The Ump Show
BY DEB SEYMOUR
We’ve all seen the social media memes and T-shirts and posters and cartoons saying, “Just Here for the Ump Show.”
And, in fact, from 2009-2010 two fans in Toronto (Tim Williams and Joe Farrell) started dressing up in unlicensed umpire attire and sitting directly behind home plate for many games – mimicking the actual home plate umpire making his calls. It was a riot and we all thought it was hilarious; and even the umpires thought their act, with its exaggerated gestures and expressions, was pretty funny.
Several umpires even met the two for dinner after games, and in turn the pair have raised money for MLB umpire charities.
Williams and Farrell brought back their act for a single Mets-Giants game in 2015 at CitiField; and then again in Toronto in 2021, post-empty-stadium pandemic season, while the Blue Jays were in the thick of a playoff race. In 2021, they even added an item to their repertoire – instant replay headsets.
What Williams and Farrell have brought to the game is quite literally an ump show, and it’s been entertaining, to say the least.
But when most fans and media members refer to an “ump show,” they aren’t referring to a comedy act like the one from Rogers Centre in Toronto; they’re referring to umpire behavior on the field – behavior that draws more attention to the umpire(s) than to the game itself.
Being an MLB umpire is by no means an easy job. At times you have to make calls that are unpopular with managers, players, coaches, or fans. Let alone the media. When you have the plate these days, (as we’ve written about in other BallNine stories) you even get graded on your strike zone. And you know what? That can’t be fun.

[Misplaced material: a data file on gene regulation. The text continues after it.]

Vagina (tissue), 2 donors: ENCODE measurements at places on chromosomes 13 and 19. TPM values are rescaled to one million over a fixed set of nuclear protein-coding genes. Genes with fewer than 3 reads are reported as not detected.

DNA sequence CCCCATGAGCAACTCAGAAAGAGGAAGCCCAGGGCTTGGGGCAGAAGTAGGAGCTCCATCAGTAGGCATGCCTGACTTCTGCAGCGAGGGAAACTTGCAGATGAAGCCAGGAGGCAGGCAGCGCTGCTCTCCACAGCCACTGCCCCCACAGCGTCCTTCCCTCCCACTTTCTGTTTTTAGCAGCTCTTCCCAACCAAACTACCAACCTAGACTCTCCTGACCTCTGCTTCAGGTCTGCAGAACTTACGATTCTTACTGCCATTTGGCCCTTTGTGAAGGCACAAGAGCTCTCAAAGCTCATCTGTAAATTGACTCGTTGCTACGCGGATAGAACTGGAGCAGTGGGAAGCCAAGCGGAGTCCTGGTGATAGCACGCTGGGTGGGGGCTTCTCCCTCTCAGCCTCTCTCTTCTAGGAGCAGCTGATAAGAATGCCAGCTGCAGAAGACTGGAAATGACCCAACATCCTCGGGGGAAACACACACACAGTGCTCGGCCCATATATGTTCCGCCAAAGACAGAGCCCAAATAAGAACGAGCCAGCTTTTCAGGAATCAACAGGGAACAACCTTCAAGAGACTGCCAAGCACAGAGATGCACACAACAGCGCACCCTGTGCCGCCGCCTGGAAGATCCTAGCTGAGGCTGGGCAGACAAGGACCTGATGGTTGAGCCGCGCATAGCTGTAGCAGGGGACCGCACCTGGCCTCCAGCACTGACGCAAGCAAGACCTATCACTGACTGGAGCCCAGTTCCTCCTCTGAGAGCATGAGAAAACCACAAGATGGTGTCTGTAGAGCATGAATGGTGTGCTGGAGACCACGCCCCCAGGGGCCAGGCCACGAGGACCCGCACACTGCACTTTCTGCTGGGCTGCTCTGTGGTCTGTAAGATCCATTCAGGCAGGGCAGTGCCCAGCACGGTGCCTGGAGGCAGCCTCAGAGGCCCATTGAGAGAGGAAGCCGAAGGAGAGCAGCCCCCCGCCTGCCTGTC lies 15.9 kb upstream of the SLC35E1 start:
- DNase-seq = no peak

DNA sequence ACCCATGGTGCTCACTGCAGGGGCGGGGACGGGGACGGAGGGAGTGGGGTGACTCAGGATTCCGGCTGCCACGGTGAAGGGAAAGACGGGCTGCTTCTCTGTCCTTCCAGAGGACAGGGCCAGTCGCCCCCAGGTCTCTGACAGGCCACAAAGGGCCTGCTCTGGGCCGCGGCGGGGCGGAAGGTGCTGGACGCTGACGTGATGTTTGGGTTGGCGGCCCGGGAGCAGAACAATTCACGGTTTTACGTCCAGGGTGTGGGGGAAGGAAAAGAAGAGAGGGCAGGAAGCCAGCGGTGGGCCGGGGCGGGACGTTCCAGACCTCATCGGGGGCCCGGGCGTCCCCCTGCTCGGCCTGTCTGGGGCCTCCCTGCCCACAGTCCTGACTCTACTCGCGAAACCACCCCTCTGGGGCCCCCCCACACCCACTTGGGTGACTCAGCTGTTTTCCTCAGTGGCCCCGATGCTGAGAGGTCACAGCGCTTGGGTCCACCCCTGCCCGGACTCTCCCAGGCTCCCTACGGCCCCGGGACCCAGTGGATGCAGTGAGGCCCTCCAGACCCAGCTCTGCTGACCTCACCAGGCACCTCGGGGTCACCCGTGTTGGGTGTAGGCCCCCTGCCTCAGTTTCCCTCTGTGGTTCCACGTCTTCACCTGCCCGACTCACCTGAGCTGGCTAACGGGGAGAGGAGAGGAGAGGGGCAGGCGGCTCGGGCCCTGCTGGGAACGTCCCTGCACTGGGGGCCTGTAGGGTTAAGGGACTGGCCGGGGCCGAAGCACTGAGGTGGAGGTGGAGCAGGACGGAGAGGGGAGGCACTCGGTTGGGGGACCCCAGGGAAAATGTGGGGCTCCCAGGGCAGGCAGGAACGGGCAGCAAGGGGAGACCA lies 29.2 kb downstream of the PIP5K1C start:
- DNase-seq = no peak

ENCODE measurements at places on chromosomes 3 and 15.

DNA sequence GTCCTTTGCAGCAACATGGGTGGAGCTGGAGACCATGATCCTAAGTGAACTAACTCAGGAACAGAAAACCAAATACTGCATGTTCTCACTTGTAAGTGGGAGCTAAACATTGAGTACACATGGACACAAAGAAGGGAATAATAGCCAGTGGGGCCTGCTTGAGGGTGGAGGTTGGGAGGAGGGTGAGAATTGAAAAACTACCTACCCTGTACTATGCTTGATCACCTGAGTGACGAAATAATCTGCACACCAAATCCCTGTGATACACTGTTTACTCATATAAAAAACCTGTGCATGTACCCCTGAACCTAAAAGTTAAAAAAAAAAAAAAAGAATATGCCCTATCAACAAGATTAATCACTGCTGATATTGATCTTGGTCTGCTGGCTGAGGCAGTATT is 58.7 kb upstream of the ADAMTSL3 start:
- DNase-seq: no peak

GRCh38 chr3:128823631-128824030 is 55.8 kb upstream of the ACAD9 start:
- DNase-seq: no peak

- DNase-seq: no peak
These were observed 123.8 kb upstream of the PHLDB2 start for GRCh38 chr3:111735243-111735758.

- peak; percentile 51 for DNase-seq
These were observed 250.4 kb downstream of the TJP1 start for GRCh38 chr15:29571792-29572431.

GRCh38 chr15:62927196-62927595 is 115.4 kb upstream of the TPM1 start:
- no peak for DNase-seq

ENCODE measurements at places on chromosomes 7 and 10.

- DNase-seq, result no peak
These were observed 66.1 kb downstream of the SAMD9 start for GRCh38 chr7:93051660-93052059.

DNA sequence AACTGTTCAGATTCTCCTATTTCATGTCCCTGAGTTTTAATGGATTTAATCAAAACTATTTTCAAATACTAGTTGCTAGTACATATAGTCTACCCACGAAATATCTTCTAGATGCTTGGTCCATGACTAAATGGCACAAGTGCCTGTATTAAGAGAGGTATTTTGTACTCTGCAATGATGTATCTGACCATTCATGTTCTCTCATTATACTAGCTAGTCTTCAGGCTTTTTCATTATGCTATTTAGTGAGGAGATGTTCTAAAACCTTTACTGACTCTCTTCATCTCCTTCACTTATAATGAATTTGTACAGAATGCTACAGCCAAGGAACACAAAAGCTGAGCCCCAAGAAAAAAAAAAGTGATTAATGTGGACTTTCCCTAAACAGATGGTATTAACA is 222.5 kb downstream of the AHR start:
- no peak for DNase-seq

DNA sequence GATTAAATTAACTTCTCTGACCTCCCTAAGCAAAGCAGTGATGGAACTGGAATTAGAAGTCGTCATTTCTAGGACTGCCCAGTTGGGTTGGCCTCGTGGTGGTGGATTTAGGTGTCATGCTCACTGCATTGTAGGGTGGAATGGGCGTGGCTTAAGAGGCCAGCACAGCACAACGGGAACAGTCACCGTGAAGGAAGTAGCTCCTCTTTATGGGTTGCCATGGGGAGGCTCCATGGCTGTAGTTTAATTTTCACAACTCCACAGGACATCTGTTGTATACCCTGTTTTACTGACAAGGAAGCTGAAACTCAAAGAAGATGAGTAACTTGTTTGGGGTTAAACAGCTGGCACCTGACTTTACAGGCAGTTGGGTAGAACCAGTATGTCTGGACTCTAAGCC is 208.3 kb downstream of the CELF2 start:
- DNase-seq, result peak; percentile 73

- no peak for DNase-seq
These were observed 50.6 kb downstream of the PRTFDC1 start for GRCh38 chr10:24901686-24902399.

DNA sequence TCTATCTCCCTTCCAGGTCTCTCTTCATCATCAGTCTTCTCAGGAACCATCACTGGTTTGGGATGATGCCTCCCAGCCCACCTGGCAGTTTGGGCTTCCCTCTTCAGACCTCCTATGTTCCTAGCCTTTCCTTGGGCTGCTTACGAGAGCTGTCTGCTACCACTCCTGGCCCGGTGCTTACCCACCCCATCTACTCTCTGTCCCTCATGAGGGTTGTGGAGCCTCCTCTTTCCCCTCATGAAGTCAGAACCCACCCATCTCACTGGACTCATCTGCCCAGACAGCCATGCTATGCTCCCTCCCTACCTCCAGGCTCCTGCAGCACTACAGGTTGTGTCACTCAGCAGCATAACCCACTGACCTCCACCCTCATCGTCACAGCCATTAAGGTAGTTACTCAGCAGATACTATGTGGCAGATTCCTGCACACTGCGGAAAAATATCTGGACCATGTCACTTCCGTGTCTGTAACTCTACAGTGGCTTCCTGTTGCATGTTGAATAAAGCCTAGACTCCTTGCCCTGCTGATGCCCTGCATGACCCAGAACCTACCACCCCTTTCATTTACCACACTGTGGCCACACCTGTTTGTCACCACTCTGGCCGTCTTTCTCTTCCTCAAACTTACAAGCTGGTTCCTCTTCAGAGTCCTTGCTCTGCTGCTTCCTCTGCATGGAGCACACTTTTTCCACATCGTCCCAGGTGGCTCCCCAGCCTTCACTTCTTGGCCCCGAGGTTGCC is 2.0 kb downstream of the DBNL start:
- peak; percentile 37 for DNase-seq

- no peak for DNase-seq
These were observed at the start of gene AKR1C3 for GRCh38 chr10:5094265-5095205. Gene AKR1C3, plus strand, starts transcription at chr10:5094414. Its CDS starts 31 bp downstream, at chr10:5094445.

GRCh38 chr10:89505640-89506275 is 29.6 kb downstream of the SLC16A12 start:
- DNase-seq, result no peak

There are instances in which you make the call to throw out a manager or a coach from the game. There are instances in which you consider it appropriate to toss a pitcher or a player from the game. Or even a fan – although that usually falls to ballpark security.
You might get boo’s rained down upon you nightly. You might make an unreviewable call that changes the entire course of a game, and get it wrong. And you have to live with that for the rest of your life.
And we haven’t even yet mentioned all the travel involved, nor the need to get along with your umpiring peers, nor the responsibility, if you’re the crew chief, to sometimes overrule your own fellow umpire(s) mid-game.
In addition, as an umpire, you most likely don’t get to take your family with you as you travel from city to city, although MLB players and coaches often do. It’s a very different life from that of a player or coach.
And the salary range for all this is not in the millions, as it is for just about everyone else on the field or in the dugout. The average MLB umpire’s 2023 season salary is $235,000. The rookie umpire’s salary is $150,000, whereas an experienced umpire makes $450,000 annually.
So on the one hand, it’s not surprising that we still have the ump show from time to time. Yet on the other hand, these men are trained professionals; and thus they need to tread carefully the line between making the game about the players, and making the game about themselves.